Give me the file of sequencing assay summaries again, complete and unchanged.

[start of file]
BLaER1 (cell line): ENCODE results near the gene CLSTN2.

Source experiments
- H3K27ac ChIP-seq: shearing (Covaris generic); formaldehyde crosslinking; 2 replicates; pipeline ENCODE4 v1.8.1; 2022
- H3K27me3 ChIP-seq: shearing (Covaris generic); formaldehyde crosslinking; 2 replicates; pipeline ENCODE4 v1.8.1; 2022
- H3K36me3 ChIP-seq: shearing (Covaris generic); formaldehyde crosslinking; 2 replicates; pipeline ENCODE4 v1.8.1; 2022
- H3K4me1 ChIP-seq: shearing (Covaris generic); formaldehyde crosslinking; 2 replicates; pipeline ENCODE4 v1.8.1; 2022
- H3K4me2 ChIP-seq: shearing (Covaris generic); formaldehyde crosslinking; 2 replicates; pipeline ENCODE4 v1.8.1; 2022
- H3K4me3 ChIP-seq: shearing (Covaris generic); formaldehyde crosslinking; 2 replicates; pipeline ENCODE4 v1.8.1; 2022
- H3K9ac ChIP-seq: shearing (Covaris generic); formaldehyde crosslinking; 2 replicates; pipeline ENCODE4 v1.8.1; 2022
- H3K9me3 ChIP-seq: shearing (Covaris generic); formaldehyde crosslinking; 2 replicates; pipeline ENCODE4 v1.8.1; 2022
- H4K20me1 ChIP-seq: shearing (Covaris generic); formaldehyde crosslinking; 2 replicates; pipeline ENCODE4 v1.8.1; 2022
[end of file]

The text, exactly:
BLaER1 (cell line): ENCODE results near the gene CLSTN2.

Source experiments
- H3K27ac ChIP-seq: shearing (Covaris generic); formaldehyde crosslinking; 2 replicates; pipeline ENCODE4 v1.8.1; 2022
- H3K27me3 ChIP-seq: shearing (Covaris generic); formaldehyde crosslinking; 2 replicates; pipeline ENCODE4 v1.8.1; 2022
- H3K36me3 ChIP-seq: shearing (Covaris generic); formaldehyde crosslinking; 2 replicates; pipeline ENCODE4 v1.8.1; 2022
- H3K4me1 ChIP-seq: shearing (Covaris generic); formaldehyde crosslinking; 2 replicates; pipeline ENCODE4 v1.8.1; 2022
- H3K4me2 ChIP-seq: shearing (Covaris generic); formaldehyde crosslinking; 2 replicates; pipeline ENCODE4 v1.8.1; 2022
- H3K4me3 ChIP-seq: shearing (Covaris generic); formaldehyde crosslinking; 2 replicates; pipeline ENCODE4 v1.8.1; 2022
- H3K9ac ChIP-seq: shearing (Covaris generic); formaldehyde crosslinking; 2 replicates; pipeline ENCODE4 v1.8.1; 2022
- H3K9me3 ChIP-seq: shearing (Covaris generic); formaldehyde crosslinking; 2 replicates; pipeline ENCODE4 v1.8.1; 2022
- H4K20me1 ChIP-seq: shearing (Covaris generic); formaldehyde crosslinking; 2 replicates; pipeline ENCODE4 v1.8.1; 2022